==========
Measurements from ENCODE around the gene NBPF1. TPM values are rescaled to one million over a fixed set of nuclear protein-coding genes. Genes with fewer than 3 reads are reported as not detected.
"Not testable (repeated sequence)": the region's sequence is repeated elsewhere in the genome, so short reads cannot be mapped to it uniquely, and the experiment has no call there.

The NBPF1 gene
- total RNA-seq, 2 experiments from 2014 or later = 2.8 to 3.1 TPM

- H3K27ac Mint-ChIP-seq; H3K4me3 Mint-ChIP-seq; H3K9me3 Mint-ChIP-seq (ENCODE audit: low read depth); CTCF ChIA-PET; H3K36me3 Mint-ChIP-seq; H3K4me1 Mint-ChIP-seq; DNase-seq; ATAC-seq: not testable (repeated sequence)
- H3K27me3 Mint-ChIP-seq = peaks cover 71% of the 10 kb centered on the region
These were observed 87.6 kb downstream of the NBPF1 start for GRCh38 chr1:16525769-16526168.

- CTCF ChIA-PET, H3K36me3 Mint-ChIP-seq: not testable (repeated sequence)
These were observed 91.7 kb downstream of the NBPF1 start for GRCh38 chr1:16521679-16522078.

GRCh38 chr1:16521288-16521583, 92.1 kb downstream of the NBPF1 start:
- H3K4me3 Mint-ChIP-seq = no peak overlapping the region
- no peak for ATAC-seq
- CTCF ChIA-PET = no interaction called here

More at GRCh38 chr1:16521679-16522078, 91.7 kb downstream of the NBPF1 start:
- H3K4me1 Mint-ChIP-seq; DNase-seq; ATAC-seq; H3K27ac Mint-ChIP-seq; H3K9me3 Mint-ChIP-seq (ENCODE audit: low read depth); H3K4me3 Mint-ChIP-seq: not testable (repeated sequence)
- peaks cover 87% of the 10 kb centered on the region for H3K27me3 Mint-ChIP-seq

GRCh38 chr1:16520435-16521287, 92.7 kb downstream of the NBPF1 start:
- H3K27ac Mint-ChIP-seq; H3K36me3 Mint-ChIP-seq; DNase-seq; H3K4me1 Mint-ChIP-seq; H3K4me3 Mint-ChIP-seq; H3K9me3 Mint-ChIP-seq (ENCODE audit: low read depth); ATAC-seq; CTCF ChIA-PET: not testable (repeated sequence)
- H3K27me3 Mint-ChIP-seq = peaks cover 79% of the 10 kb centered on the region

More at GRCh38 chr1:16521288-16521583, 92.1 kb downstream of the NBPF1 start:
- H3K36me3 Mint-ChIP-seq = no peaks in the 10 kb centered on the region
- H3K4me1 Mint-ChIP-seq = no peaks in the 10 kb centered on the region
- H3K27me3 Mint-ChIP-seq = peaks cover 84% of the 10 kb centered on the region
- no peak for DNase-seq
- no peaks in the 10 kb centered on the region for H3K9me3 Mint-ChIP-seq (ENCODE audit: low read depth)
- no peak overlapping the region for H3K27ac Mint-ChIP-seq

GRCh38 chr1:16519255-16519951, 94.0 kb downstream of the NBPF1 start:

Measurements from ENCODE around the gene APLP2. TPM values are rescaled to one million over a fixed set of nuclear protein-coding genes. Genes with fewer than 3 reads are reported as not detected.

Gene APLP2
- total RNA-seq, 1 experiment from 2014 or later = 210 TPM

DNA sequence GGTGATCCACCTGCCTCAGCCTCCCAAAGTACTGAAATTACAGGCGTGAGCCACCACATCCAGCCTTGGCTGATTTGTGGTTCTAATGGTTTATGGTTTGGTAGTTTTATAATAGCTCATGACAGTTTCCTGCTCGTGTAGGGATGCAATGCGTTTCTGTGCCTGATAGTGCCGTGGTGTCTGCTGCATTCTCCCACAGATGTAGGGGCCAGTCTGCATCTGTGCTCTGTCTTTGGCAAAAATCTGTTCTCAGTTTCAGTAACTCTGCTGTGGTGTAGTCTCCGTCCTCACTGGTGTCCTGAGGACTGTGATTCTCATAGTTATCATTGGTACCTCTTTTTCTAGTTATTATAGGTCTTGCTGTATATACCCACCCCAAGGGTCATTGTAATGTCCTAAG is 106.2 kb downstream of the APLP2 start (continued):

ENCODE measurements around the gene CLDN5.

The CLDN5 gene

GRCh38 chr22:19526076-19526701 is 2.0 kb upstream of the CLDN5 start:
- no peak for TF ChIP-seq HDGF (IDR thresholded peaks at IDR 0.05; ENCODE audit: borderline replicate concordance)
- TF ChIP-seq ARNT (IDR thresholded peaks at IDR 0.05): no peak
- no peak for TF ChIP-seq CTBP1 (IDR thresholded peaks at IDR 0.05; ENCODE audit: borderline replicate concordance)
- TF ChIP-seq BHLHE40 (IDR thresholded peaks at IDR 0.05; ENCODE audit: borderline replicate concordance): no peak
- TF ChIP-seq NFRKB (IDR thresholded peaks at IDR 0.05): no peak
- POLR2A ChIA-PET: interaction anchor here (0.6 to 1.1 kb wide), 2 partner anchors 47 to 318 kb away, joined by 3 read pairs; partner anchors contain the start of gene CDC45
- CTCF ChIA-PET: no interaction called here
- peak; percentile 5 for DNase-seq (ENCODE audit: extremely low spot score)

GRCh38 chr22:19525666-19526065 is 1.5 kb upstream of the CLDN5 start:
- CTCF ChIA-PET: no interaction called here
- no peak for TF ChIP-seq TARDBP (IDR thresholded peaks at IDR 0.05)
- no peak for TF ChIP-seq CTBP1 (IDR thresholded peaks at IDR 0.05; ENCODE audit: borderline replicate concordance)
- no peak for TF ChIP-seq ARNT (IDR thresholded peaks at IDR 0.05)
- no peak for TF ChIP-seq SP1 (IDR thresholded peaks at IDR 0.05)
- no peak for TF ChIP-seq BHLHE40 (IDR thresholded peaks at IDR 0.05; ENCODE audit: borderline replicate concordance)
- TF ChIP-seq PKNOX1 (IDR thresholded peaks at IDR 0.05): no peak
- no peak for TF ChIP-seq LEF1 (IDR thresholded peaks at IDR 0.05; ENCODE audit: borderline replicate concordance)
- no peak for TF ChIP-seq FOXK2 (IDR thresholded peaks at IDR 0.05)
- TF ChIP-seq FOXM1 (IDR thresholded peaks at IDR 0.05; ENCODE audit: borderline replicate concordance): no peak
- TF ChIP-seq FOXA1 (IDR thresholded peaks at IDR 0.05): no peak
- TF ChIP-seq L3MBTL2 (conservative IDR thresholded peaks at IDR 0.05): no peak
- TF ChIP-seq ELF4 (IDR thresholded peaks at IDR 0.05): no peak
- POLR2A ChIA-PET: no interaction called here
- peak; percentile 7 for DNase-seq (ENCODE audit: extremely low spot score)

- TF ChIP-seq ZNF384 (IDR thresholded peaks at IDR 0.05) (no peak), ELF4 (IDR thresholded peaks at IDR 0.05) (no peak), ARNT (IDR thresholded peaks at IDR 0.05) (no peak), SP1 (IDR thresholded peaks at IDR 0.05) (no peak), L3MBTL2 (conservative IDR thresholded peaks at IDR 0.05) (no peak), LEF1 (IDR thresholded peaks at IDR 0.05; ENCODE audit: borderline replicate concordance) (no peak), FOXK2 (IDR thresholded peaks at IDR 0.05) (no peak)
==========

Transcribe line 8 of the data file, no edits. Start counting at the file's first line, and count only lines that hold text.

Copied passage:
- CTCF ChIA-PET, H3K36me3 Mint-ChIP-seq: not testable (repeated sequence)